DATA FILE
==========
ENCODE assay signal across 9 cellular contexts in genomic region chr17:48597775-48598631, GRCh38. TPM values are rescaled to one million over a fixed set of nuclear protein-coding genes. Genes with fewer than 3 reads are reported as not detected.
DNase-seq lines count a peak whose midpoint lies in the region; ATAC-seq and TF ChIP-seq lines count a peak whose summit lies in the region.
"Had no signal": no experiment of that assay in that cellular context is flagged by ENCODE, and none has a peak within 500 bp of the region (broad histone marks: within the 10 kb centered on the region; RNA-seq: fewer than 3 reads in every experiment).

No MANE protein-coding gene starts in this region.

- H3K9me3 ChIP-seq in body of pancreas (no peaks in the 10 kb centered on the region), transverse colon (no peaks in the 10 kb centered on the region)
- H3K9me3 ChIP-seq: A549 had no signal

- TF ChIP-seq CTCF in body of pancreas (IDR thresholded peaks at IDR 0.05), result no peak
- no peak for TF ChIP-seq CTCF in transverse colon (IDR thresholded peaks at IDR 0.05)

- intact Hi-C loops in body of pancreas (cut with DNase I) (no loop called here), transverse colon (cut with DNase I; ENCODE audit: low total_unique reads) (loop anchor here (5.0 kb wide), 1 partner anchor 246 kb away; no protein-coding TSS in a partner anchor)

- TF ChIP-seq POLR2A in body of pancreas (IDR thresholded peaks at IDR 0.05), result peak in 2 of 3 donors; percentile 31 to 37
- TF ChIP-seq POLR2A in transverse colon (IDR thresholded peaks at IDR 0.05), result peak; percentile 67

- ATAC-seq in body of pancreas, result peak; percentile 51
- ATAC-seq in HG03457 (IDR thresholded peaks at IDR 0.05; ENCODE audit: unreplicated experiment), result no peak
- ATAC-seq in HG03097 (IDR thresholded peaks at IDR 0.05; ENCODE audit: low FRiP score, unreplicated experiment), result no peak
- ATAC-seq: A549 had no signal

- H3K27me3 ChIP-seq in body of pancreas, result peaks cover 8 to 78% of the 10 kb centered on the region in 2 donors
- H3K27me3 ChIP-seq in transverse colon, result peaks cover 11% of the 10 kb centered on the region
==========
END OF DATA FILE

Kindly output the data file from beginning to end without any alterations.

ENCODE assay signal across 9 cellular contexts in genomic region chr17:48597775-48598631, GRCh38. TPM values are rescaled to one million over a fixed set of nuclear protein-coding genes. Genes with fewer than 3 reads are reported as not detected.
DNase-seq lines count a peak whose midpoint lies in the region; ATAC-seq and TF ChIP-seq lines count a peak whose summit lies in the region.
"Had no signal": no experiment of that assay in that cellular context is flagged by ENCODE, and none has a peak within 500 bp of the region (broad histone marks: within the 10 kb centered on the region; RNA-seq: fewer than 3 reads in every experiment).

No MANE protein-coding gene starts in this region.

- H3K9me3 ChIP-seq in body of pancreas (no peaks in the 10 kb centered on the region), transverse colon (no peaks in the 10 kb centered on the region)
- H3K9me3 ChIP-seq: A549 had no signal

- TF ChIP-seq CTCF in body of pancreas (IDR thresholded peaks at IDR 0.05), result no peak
- no peak for TF ChIP-seq CTCF in transverse colon (IDR thresholded peaks at IDR 0.05)

- intact Hi-C loops in body of pancreas (cut with DNase I) (no loop called here), transverse colon (cut with DNase I; ENCODE audit: low total_unique reads) (loop anchor here (5.0 kb wide), 1 partner anchor 246 kb away; no protein-coding TSS in a partner anchor)

- TF ChIP-seq POLR2A in body of pancreas (IDR thresholded peaks at IDR 0.05), result peak in 2 of 3 donors; percentile 31 to 37
- TF ChIP-seq POLR2A in transverse colon (IDR thresholded peaks at IDR 0.05), result peak; percentile 67

- ATAC-seq in body of pancreas, result peak; percentile 51
- ATAC-seq in HG03457 (IDR thresholded peaks at IDR 0.05; ENCODE audit: unreplicated experiment), result no peak
- ATAC-seq in HG03097 (IDR thresholded peaks at IDR 0.05; ENCODE audit: low FRiP score, unreplicated experiment), result no peak
- ATAC-seq: A549 had no signal

- H3K27me3 ChIP-seq in body of pancreas, result peaks cover 8 to 78% of the 10 kb centered on the region in 2 donors
- H3K27me3 ChIP-seq in transverse colon, result peaks cover 11% of the 10 kb centered on the region